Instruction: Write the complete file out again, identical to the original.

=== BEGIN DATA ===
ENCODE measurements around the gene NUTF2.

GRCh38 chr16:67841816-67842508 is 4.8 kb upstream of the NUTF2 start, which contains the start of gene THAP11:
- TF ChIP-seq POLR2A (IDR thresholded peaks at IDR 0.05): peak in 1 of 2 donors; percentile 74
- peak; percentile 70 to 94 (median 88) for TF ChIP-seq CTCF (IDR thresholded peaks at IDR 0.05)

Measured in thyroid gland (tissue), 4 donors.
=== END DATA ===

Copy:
ENCODE measurements around the gene NUTF2.

GRCh38 chr16:67841816-67842508 is 4.8 kb upstream of the NUTF2 start, which contains the start of gene THAP11:
- TF ChIP-seq POLR2A (IDR thresholded peaks at IDR 0.05): peak in 1 of 2 donors; percentile 74
- peak; percentile 70 to 94 (median 88) for TF ChIP-seq CTCF (IDR thresholded peaks at IDR 0.05)

Measured in thyroid gland (tissue), 4 donors.